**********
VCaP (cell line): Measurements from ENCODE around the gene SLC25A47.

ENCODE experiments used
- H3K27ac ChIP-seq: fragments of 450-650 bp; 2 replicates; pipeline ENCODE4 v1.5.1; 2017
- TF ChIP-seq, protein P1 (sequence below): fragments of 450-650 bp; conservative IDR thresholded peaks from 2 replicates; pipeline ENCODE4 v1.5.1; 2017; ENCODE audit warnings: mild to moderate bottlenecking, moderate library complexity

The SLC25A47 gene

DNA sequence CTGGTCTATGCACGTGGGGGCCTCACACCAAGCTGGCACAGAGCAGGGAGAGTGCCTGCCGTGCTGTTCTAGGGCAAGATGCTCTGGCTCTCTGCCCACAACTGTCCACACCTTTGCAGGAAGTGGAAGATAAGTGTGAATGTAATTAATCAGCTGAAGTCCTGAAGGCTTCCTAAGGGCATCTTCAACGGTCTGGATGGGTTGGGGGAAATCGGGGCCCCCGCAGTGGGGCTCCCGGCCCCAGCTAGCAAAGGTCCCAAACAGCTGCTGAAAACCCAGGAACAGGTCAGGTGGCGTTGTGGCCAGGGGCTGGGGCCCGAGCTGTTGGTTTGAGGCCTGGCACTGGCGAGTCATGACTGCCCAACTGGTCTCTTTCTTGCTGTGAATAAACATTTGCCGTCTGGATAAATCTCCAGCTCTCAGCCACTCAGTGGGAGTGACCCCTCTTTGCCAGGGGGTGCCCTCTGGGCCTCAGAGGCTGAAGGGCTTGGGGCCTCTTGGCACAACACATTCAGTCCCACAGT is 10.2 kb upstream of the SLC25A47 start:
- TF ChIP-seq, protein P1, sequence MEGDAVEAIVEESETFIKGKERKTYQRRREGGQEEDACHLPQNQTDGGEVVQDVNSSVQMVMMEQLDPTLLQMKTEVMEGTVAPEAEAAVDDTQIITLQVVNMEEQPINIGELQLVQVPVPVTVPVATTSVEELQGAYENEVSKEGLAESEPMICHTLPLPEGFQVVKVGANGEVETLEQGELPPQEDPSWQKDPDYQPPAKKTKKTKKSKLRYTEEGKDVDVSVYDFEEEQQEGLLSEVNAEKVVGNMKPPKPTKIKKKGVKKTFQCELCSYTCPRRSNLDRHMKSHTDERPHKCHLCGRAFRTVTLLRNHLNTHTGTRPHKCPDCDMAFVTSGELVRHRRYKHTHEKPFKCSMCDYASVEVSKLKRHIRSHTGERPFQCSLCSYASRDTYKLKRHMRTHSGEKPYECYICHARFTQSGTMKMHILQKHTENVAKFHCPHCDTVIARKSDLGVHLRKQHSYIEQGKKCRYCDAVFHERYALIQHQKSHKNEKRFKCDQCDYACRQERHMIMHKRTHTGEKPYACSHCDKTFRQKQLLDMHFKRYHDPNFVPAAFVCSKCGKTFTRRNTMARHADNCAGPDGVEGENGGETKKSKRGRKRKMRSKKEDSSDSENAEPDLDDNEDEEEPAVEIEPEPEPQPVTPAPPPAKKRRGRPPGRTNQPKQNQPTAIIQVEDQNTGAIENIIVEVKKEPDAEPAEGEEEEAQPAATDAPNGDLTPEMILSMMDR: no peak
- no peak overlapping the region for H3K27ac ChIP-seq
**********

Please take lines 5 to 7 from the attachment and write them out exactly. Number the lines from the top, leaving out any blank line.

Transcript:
The SLC25A47 gene

DNA sequence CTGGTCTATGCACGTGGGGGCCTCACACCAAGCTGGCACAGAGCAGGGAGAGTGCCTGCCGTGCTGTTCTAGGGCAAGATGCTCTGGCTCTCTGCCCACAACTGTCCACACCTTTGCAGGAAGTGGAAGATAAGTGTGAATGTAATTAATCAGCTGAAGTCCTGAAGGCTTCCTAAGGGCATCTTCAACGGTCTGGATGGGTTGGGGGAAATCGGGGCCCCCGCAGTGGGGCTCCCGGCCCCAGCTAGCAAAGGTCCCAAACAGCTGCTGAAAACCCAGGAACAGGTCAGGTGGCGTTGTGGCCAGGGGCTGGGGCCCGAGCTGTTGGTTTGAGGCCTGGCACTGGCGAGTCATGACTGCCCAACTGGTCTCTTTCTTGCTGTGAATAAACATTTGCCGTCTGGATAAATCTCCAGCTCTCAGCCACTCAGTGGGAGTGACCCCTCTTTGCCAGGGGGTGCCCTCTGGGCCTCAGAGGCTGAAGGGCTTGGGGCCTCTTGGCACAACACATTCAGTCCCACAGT is 10.2 kb upstream of the SLC25A47 start:
- TF ChIP-seq, protein P1, sequence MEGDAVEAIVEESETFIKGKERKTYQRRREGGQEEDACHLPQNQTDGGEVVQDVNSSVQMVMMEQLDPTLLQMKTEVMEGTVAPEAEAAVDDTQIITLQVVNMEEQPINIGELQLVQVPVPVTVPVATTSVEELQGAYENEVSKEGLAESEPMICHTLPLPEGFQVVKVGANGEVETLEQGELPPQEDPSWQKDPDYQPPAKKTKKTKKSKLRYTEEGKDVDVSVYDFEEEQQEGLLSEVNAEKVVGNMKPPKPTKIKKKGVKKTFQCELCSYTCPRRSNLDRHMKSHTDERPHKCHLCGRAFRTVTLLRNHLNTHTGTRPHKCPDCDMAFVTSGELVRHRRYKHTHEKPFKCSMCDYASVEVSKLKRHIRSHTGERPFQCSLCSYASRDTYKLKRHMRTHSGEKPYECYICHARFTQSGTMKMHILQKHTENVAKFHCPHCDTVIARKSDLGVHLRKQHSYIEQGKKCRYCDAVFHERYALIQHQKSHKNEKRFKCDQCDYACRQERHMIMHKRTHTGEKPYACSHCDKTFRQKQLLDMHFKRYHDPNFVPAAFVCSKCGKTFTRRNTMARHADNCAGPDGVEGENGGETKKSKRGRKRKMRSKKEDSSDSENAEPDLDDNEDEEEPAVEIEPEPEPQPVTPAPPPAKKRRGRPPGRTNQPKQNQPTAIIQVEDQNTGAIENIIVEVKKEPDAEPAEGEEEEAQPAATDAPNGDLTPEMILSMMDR: no peak